Written by Anthony Demangone, Powered by NAFCU
Over the weekend, we had a little incident.
I was at a friend's house with the family for a party. While we were chewing the fat upstairs, something happened in the basement.
One of the kids flew upstairs and said that Briggs was choking.
As you can imagine, my heart stopped. I flew downstairs to find my boy.
He was coughing, and his face was red. And he was scared.
While I wanted to scream, I did everything I could to calm him down.
I smiled and told him everything would be OK. Friends brought him a nice cool, wet towel. Another friend brought an inhaler to give him some medicine.
Slowly, but surely, he calmed down. And as he did, his breathing improved.
It turns out he was rough-housing with some friends, and he got close-lined in the throat. The pain caused him to panic. And things went downhill from there until we all helped him a bit.
Briggs is fine. He was eating ice cream within a couple of hours of the incident. But boy, that wasn't fun at all.
But it got me thinking.
Of course, Briggs was scared and panicked. That sensation was new and foreign. He didn't understand what was happening, or when it would stop. Or if it would stop.
My job was to calm him. To let him know I was there for him.
This happens at work as well. New managers or new employees encounter problems - sometimes big ones. Cool heads usually prevail, but it is hard to have a cool head when faced with a terrible situation.
We can help. We've been there before, perhaps. We know the way. We can help colleagues slow down and think. To cool down and work the problem.
And we can set an example. When problems arise, we can keep our cool and work the problem. It sets the tone for others to follow.
The problem: Many credit union officials join the board or another committee to fill a void after someone else left. They are bright and eager, but they are entering unfamiliar ground. Suddenly, they are reviewing policies. Looking at financials. Approving strategic plans. Helping to set budgets. They know some things about credit unions, but they work or worked in a different field. We've heard it over and over again. Many officials never get the complete picture of our industry and their role and responsibilities.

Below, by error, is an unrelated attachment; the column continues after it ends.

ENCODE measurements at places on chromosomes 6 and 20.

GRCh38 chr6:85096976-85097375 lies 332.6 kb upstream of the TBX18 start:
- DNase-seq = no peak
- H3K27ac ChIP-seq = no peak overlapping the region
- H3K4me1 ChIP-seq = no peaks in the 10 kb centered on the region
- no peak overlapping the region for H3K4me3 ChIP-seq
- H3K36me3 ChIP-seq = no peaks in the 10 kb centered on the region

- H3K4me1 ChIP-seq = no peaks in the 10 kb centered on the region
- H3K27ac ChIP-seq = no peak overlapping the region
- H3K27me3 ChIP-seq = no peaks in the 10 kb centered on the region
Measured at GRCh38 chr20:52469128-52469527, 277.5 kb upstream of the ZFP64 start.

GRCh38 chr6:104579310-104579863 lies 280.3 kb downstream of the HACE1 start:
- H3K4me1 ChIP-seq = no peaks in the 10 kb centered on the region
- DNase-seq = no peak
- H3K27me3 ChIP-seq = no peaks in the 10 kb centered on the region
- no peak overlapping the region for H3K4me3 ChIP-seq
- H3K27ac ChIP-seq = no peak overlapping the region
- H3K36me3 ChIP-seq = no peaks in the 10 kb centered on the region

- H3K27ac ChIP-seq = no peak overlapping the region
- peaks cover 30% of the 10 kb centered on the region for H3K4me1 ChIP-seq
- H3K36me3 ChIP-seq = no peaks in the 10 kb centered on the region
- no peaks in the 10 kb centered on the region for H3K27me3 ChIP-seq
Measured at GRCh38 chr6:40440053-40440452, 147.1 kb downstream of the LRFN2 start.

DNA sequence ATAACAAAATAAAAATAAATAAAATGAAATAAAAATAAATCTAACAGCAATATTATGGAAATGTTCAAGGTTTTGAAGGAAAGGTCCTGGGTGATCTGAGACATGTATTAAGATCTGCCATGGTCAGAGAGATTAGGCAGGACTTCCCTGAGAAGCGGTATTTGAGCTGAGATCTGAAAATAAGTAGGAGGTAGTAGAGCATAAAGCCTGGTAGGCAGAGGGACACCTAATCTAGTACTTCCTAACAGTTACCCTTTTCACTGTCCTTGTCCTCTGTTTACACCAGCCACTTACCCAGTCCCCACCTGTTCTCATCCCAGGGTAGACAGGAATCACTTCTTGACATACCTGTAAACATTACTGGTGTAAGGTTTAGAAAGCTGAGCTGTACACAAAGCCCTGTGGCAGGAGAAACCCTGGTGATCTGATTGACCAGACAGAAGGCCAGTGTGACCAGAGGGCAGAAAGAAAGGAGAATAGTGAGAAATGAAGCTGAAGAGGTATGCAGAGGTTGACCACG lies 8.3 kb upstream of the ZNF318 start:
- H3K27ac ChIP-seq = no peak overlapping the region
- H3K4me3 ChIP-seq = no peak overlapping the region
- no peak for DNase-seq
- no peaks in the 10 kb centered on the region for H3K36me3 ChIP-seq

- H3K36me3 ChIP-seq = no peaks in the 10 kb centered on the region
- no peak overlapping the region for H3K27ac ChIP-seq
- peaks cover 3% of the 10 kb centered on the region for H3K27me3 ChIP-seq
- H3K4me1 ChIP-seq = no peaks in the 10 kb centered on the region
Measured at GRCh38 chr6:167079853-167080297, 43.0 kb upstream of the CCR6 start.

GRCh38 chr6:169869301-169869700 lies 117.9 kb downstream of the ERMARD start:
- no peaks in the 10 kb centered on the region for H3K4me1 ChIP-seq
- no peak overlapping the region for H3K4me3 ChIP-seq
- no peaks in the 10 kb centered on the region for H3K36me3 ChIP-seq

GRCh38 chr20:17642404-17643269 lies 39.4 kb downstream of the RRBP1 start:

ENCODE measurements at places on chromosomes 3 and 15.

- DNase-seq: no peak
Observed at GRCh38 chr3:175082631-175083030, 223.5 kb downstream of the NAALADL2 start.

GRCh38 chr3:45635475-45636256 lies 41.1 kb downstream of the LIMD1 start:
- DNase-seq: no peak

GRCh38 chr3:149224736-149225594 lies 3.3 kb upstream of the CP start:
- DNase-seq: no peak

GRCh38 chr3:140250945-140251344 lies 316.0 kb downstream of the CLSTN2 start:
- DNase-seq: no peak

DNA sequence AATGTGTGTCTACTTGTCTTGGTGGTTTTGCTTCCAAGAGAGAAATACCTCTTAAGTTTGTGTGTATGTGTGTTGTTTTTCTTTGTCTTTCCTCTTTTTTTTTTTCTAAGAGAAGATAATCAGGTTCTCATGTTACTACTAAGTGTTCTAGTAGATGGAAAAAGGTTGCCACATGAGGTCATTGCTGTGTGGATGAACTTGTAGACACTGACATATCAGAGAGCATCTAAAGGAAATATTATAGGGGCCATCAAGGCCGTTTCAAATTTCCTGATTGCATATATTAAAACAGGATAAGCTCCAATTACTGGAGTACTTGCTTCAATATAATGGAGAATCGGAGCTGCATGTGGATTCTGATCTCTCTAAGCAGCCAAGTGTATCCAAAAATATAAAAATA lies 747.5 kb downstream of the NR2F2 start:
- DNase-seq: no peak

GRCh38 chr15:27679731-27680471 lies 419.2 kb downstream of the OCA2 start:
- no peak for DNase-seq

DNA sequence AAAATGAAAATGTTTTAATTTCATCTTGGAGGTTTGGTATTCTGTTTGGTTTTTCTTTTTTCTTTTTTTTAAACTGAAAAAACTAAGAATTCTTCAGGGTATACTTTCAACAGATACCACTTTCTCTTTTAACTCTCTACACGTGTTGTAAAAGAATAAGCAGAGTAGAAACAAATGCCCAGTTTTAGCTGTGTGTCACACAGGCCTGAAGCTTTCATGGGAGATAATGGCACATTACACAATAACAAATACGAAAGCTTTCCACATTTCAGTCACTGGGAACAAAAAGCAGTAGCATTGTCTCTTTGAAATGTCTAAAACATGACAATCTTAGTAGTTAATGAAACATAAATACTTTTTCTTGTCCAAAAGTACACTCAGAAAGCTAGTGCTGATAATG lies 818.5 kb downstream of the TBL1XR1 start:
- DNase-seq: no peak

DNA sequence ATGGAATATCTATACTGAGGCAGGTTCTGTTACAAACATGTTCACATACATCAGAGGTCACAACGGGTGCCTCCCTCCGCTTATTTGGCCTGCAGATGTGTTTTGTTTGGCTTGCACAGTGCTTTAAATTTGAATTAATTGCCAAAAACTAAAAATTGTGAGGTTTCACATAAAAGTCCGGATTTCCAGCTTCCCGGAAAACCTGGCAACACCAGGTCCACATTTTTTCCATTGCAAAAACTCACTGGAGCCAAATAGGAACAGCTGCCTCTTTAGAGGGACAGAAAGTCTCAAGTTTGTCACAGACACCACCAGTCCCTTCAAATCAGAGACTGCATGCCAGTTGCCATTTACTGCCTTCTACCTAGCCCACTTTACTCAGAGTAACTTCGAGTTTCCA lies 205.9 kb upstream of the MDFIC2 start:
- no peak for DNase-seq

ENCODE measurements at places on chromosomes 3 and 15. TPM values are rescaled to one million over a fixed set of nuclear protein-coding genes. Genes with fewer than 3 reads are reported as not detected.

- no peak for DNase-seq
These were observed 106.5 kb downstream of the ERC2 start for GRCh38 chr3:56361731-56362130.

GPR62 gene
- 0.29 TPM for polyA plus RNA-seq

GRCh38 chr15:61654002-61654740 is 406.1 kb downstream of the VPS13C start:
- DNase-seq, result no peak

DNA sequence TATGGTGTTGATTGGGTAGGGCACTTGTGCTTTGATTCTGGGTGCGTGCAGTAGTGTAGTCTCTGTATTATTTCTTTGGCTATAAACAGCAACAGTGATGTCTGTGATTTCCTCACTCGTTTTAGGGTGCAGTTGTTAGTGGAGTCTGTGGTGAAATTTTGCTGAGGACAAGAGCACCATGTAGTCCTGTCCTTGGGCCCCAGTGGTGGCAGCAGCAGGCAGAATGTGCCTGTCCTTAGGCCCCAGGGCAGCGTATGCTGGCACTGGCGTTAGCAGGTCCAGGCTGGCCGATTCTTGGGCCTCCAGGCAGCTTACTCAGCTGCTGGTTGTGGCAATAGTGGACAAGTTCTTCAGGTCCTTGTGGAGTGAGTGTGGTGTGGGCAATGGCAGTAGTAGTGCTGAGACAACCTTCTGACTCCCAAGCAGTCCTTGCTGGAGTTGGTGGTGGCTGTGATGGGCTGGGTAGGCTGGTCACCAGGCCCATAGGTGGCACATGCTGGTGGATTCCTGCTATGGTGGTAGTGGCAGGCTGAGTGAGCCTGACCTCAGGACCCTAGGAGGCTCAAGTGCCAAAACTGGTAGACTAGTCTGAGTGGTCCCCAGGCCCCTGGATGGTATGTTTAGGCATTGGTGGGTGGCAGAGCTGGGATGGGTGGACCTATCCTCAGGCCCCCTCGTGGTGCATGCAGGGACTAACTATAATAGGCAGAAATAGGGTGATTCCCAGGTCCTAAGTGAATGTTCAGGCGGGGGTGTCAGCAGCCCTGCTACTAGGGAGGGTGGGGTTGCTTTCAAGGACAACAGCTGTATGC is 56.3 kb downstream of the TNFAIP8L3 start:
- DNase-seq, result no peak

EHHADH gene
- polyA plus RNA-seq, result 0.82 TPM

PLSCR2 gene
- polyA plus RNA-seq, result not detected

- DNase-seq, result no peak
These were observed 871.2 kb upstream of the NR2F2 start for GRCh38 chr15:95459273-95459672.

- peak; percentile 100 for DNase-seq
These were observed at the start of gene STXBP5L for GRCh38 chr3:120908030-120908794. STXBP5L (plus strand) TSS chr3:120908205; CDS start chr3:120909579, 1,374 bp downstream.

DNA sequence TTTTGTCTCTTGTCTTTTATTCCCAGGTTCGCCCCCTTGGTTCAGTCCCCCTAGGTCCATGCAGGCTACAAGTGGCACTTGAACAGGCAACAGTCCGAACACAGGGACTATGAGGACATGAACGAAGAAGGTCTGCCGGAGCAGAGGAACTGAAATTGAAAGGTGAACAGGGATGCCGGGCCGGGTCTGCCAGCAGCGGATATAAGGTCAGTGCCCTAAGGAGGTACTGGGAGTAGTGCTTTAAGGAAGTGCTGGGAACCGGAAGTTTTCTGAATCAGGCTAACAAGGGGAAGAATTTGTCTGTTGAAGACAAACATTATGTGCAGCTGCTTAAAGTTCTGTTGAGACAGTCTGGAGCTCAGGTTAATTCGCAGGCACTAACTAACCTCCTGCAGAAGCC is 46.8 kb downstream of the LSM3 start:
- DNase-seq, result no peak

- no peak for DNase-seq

The solution? There are many, but here are a few offered from NAFCU>
- The NAFCU Director Handbook. This easy to digest book walks officials through 10 chapters that cover everything from the role of a corporate board to regulations and financial management.
- Become an NCVE - a Certified Volunteer Expert. You can do so remotely or at one of two conferences.
- Attend NAFCU's Annual Conference. It is a great way to learn about the industry. You can learn about threats and opportunities, new technologies and regulatory developments. Also, there is a workshop offered that is based on the Director Handbook. Everyone who attends gets the handbook, as well as a chance to test to obtain their NCVE.
I hope you consider one of these for officials. Knowing the lay of the land goes a long way toward having sure footing!
About the Author
Anthony Demangone, NCCO is Executive Vice President and Chief Operating Officer at NAFCU, where he oversees day-to-day operations and manages the association's education, marketing, membership, human resources, building facilities, finance and information technology functions. He also authors NAFCU's executive blog, Musings from the CU Suite and co-authored "Managing and Leading Well," a book for credit union leaders, with NAFCU President and CEO Dan Berger.